When WordPress Gets in the Way of Fixing Errors
This blog post will be somewhat different from what I usually write for my column at WPX. For starters, it will be shorter than the average, which — as the WPX team have delicately tried to suggest on more than a few occasions already — might not be that bad by itself.
But more importantly, this column is not structured as a solution for a specific problem. Instead, it shows how a bit of recently added functionality actually makes it more difficult to diagnose and fix WordPress runtime errors and tells you how to overcome this unhelpful behavior as you rush to fix things.
I will share with you the SOP (standard operating procedure) I follow when I have to fix an issue that has caused the appearance of the infamous “There has been a critical error on this website” message. It is not a solution for any specific issue; it is simply the first step one must take to understand why their WordPress website broke.
I will be referring to this SOP many times in later blog posts, so I might just as well put this article up first. Hence, the whole raison d’être for today’s column.
Table of Contents
The Site is Experiencing Technical Difficulties — But Why?
WordPress is built using the PHP programming language. Like most modern programming languages for the web, PHP is what we call a scripting (the more technical term is ‘interpretative’) language.
In very simplistic terms, you can think of PHP code as a theatrical script. At the beginning of the performance, the audience does not know what will happen. Only as the actors come on the set and begin doing their stuff, the story begins to unravel. If something unplanned happens — say, the lead hurts his knee while lunging to save his love interest during the second act and can’t continue, there is no elegant way to end the performance.
For the longest time, WordPress handled errors like theatrical directors handled botched live performances: inelegantly. Unexpected events would cause weird error messages to appear on the screen. Sometimes the browser window itself would become completely blank, which became popular as the “WordPress White Screen of Death”.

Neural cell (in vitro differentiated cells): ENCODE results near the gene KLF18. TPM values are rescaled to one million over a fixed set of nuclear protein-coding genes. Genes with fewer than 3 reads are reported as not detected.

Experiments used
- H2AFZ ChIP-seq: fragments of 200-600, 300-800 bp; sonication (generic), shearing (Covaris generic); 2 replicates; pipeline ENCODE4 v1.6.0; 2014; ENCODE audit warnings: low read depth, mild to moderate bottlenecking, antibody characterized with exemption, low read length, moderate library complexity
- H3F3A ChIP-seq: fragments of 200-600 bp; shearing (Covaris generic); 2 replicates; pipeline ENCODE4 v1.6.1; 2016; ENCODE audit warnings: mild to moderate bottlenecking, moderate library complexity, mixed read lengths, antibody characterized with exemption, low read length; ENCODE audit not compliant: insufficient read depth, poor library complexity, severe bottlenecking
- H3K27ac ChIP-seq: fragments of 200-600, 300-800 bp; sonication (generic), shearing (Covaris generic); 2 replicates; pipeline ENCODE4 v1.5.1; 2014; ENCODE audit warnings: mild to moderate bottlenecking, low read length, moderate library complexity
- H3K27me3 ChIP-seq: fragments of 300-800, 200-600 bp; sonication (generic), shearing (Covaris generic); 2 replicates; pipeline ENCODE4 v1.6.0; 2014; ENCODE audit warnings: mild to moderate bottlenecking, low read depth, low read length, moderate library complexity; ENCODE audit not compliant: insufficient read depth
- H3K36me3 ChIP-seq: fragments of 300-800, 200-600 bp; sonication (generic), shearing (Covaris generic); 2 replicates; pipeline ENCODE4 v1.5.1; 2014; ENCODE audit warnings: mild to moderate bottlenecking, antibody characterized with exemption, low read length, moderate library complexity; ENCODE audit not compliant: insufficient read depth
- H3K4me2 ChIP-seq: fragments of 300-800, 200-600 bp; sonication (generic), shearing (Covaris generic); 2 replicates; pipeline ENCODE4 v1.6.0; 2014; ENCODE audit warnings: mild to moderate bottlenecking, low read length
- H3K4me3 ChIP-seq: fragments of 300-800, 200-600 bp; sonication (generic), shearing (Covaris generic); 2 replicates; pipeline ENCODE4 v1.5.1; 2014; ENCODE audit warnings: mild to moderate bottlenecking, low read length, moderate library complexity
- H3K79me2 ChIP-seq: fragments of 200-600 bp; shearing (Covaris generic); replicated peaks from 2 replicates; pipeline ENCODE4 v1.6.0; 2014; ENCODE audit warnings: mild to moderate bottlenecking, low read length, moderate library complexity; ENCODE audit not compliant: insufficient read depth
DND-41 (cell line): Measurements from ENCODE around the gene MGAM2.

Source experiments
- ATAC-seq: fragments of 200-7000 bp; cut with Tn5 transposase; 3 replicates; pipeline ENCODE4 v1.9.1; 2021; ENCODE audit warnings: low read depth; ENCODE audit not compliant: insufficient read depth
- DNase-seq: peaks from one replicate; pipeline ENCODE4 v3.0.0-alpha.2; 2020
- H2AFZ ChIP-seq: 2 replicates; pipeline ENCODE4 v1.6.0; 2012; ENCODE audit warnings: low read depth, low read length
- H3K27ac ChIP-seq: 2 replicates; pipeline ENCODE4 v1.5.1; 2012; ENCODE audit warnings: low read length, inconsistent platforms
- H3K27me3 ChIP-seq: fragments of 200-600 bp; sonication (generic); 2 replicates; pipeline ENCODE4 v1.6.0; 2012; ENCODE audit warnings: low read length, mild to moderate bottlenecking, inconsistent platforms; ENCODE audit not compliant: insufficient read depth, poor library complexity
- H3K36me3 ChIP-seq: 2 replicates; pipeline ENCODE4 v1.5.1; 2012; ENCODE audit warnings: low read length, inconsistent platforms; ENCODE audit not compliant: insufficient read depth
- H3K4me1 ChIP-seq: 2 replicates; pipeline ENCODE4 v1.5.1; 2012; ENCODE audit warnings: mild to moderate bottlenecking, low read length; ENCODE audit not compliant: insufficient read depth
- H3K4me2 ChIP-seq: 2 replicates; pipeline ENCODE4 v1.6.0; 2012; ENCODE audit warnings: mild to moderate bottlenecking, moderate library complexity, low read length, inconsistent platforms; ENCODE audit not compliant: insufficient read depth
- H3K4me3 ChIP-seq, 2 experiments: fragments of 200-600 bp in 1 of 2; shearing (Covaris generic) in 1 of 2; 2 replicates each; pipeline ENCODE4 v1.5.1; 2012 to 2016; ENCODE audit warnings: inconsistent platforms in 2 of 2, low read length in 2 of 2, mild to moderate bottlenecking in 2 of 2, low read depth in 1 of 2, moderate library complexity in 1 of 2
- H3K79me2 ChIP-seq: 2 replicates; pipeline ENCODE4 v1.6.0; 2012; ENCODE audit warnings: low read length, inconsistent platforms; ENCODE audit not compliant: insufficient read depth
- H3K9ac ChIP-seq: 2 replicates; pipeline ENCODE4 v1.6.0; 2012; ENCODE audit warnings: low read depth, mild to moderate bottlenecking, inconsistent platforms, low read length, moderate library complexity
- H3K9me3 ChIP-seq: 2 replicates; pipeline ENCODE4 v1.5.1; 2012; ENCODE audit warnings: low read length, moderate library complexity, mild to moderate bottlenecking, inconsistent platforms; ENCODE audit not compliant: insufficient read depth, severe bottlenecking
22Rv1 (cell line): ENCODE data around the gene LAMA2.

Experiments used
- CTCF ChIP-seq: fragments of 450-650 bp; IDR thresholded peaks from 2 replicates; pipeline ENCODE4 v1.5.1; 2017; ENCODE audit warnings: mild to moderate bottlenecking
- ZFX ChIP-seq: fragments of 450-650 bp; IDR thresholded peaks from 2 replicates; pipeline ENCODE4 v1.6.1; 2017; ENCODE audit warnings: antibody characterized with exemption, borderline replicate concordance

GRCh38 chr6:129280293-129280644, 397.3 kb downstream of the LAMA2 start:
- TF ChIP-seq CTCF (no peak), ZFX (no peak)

As part of the 5.2 release, the WP Core dev team shipped a feature called “PHP Error Protection” which intended to end this. In the words of WP Core,
This administrator-focused update will let you safely fix or manage fatal errors without requiring developer time. It features better handling of the so-called “white screen of death,” and a way to enter recovery mode, which pauses error-causing plugins or themes.
Once you have upgraded to WordPress 5.2 and ever since, a broken WordPress instance will no longer show a blank or a weird-looking page upon hitting a PHP error, but instead will show a polite notice that something is wrong.
Your visitors will see a “The site is experiencing technical difficulties” when they acccess public-facing pages. Users who try to access the back-end will see a second line: “Please check your site admin email inbox for instructions.”
WordPress will also send a message to the site admin email address in which there will be a link to enter the wp-admin dashboard in a special emergency mode with all plugins disabled, and the theme replaced with the default Twenty-Twentysomething.